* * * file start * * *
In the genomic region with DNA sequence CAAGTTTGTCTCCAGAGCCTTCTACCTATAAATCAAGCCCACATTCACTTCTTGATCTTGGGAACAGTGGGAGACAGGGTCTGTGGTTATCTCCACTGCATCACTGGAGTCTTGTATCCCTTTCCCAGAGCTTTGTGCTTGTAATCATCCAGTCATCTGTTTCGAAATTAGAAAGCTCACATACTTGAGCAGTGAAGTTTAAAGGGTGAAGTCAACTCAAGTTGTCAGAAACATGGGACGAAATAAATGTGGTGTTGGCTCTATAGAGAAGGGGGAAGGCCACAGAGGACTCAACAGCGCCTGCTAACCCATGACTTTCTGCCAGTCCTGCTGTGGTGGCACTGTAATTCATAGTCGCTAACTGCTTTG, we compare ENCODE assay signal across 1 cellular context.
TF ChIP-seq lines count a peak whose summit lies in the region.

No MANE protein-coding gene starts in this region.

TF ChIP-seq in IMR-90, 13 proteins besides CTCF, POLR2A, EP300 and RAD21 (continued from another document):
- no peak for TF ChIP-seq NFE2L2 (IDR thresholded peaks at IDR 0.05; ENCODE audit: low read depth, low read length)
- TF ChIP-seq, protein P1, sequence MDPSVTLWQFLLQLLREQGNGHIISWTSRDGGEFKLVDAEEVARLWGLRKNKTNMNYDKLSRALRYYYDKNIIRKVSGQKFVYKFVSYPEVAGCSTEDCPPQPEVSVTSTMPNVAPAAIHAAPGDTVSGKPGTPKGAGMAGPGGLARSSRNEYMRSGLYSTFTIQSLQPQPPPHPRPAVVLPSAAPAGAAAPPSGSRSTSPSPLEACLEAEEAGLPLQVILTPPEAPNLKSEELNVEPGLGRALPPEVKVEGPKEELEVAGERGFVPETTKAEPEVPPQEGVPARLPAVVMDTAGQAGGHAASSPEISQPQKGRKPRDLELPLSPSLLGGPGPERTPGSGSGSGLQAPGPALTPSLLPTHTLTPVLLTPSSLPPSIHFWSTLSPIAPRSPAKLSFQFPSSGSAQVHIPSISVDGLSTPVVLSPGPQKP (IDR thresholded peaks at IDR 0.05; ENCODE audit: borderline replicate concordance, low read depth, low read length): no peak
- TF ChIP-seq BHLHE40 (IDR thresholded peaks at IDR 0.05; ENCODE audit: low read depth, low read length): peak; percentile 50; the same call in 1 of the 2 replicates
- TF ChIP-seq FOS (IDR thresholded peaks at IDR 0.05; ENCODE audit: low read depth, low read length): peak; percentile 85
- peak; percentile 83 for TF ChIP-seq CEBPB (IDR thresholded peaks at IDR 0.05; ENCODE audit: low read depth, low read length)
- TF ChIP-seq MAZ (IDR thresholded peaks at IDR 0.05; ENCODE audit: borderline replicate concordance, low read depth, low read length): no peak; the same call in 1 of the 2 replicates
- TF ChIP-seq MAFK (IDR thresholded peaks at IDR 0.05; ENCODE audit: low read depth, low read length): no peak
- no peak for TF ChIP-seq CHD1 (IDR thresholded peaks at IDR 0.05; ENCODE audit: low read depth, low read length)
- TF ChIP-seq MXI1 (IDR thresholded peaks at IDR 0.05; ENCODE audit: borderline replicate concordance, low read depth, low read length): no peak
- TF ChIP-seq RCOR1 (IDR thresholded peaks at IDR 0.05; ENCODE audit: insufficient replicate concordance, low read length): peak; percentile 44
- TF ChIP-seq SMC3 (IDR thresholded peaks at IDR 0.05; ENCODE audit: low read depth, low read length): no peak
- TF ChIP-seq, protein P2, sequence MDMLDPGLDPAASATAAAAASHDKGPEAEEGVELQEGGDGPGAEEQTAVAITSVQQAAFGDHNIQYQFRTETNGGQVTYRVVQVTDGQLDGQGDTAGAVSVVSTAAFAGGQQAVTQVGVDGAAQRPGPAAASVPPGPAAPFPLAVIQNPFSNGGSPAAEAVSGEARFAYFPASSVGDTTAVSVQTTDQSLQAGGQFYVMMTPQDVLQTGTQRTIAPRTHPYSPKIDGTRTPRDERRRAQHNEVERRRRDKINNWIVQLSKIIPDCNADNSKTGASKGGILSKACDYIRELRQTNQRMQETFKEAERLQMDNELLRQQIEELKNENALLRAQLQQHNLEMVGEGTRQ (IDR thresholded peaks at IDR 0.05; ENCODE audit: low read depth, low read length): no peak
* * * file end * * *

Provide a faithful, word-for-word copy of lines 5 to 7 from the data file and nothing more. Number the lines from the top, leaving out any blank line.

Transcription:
- no peak for TF ChIP-seq NFE2L2 (IDR thresholded peaks at IDR 0.05; ENCODE audit: low read depth, low read length)
- TF ChIP-seq, protein P1, sequence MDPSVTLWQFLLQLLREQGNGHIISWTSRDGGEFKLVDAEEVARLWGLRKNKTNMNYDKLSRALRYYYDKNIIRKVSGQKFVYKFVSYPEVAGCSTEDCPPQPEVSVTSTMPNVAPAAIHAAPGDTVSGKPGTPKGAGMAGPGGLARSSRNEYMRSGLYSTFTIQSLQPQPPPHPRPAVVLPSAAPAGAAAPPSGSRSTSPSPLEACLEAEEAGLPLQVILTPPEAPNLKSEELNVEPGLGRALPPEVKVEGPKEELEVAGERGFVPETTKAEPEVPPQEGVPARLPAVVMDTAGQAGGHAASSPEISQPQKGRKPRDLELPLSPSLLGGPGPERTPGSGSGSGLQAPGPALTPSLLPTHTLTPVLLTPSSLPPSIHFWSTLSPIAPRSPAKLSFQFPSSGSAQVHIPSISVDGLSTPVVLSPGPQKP (IDR thresholded peaks at IDR 0.05; ENCODE audit: borderline replicate concordance, low read depth, low read length): no peak
- TF ChIP-seq BHLHE40 (IDR thresholded peaks at IDR 0.05; ENCODE audit: low read depth, low read length): peak; percentile 50; the same call in 1 of the 2 replicates